Discussions, Interviews & Lectures Detail
:: Description :: Alan Lomax commenting on a study fllm on synchrony and coordination; dictation
:: Project :: Cantometrics, Choreometrics
:: Date Range :: 01-01-1970 to 12-31-1970
:: Particpants ::
Lomax, Alan
:: Subjects ::
Unison movement style of Circum-Pacific
Movement and shared rhythm coordination
Synchrony and spacial coordination in movement
Strict synchrony and directional coordination in movement
Overlapping movement and serial spacial coordination
:: Cultures ::
General
Pygmy
China
Berber
Thailand
India
Cambodia
Sumatra
Kung bushmen
Baden, Germany
Pashtu
Romania
Indonesia
Turkey
Kalinga
Nepal
Wolof
Yanomamo
:: Holdings ::
Media not yet available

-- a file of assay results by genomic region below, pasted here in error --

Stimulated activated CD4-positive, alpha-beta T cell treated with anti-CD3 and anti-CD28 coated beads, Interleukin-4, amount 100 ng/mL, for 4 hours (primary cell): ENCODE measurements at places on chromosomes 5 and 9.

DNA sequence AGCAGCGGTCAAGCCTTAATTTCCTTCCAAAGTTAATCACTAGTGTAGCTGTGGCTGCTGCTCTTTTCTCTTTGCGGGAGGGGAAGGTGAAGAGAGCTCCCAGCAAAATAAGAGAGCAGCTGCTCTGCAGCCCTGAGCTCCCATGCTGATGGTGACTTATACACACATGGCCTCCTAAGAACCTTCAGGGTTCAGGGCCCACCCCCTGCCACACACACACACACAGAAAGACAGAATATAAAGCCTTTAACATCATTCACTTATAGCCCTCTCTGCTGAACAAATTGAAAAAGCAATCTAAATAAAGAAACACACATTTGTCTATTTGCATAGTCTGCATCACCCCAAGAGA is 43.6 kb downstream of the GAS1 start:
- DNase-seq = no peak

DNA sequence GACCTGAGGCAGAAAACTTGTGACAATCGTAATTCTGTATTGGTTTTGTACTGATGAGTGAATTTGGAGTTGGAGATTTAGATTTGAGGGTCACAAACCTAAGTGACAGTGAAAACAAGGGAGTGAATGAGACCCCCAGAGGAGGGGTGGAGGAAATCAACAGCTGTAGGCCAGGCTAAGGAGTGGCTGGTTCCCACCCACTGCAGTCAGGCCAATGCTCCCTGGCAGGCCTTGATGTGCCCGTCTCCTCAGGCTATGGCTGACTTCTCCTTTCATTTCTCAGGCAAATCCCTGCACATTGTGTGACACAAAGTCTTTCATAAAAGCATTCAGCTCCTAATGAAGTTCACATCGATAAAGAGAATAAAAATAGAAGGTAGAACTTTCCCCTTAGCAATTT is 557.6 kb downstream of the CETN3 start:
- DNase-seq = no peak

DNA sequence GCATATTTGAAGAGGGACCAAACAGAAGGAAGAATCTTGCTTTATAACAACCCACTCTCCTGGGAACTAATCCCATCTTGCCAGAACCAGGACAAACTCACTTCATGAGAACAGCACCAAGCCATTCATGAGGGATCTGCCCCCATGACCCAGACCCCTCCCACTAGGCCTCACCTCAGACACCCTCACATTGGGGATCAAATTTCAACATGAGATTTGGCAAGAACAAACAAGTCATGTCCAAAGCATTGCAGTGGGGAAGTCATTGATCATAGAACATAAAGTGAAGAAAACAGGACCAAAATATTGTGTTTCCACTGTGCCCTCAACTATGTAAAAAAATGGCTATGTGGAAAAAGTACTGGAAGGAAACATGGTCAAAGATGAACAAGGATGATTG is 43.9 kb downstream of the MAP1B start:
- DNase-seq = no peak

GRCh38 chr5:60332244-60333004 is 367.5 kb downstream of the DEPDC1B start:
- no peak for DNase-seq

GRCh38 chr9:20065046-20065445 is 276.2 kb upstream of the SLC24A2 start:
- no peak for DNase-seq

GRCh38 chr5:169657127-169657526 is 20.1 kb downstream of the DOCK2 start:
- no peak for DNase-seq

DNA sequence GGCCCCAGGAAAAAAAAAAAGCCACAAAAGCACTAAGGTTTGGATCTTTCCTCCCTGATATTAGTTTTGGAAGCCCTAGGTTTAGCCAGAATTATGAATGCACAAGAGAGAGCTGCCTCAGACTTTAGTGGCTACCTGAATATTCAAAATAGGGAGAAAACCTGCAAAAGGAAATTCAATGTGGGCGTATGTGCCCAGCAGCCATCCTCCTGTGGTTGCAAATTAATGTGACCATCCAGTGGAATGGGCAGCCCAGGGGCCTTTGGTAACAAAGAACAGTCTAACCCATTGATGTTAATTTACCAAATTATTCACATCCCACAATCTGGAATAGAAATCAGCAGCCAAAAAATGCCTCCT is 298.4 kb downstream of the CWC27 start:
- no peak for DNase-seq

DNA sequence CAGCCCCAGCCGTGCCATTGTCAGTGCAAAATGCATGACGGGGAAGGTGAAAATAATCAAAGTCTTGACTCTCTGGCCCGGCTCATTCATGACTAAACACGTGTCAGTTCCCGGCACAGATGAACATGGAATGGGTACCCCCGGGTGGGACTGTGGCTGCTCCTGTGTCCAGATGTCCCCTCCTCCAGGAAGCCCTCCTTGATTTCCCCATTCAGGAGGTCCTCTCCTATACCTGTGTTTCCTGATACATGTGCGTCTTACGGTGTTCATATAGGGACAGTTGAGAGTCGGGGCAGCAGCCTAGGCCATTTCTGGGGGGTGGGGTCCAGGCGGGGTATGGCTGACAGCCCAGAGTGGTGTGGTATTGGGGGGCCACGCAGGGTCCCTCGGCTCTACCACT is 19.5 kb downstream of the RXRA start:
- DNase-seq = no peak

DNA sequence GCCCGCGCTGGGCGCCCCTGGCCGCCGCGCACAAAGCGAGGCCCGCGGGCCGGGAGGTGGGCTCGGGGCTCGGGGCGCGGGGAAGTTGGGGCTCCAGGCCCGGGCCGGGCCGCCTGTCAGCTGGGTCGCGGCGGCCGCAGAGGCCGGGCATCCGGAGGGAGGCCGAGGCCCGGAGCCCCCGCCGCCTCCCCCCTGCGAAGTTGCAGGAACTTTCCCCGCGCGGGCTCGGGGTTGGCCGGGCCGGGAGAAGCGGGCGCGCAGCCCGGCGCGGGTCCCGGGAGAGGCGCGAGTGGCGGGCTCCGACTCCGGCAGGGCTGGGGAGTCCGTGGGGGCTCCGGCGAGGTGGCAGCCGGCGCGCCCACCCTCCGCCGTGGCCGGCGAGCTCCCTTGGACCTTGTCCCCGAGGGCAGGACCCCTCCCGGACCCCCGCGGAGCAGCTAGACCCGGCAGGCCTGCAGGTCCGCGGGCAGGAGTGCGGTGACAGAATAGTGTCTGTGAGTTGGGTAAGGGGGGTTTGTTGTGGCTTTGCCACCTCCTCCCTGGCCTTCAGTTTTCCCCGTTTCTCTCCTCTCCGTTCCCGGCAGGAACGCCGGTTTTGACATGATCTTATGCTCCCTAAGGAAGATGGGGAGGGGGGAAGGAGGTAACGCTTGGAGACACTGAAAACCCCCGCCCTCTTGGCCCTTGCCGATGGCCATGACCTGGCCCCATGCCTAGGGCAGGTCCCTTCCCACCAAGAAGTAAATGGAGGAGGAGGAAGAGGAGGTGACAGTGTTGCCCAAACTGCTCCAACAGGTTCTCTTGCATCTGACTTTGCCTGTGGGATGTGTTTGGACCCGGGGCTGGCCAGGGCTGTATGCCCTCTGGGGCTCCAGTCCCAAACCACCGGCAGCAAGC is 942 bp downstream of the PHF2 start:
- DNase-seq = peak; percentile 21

:: Notes :: The film deals with four or five basic synchronic systems we have found to be important in the various regions in the world. Social unison in song is typical of the circum-Pacific in a-cephalous tribes where a chief performs a counseling role and independent operators agree to act together for the common good. The dance system in this organization demonstrates a space-focused system of coordination. The second type, shared rhythm or beat, is not as concerned with spatial coordination as with flow of action that unites the whole group, typical of African and since it is important in Pygmy and Bushmen cultures, it may be the primal coordination type. The third type involves a strict ordering of direction in a highly coherent use of synchrony of limbs and then a structured or complex use of spacing-direction-formation and limb coordination. This style is typical of Europe and seems to be an outgrowth of the unison style common in high latitudes and the circum-Pacific. The fourth type, the overlapping or responsorial type, is basically Asian in its distribution. Here complementary activities, giving rise to a common result, are related in an overlapping or responsorial fashion. There is a shifting use of spacing-direction of formation bound together in a complex rhythmic pattern focused on making it possible for numbers of individuals or very large groups to take quite different roles in the accomplishment of a single goal. Not strict unison, but a complex flow of action and interaction within the group. Comments on film clips. German May ritual in Baden; Australian group; New Hebrides; Wolof of West Africa; warlike band of Yanomamo coming to trade but ready to fight; Arabized pastoralists of the Sudan; Amerindians dancing at a Peyote pilgrimage; north Indian Pashtu; Berbers; Dogan; Kung Bushmen ostrich-mating ballet; Thai regimented drill; clockwork Turkish khaki soldiers; West European ballet; Nepal; Tribal Indian; Romanian country dance. European passion for highly synchronized, regulated dancing. Relationship of industrial development to military tactics. Seeds of industrialism first appeared in the year-round farming system, a shifting series of crops and animals, imported into England and said by Conrad Arensburg to have stimulated the production line in the English factory. The fourth type of social coordination reached its apogee of coordination in the Far East. I see this as originating in the hunter-fisherman's pursuit of his quarry with spear or net. This style is less preoccupied with unified direction, spacing, formation, or strict conformity to rhythm than with the flow of action or events in a serial response to a situation culminating in some overall goal. This style is suited to a heavy population. [Clip of Cambodian fishermen hauling in a net.] Aboriginal hunters on an island in Sumatra perform an animal mime ? one action arising out its predecessor is the basis of musical organization in this area. Kalinga duel; Thai battle; Peking opera.

 

 

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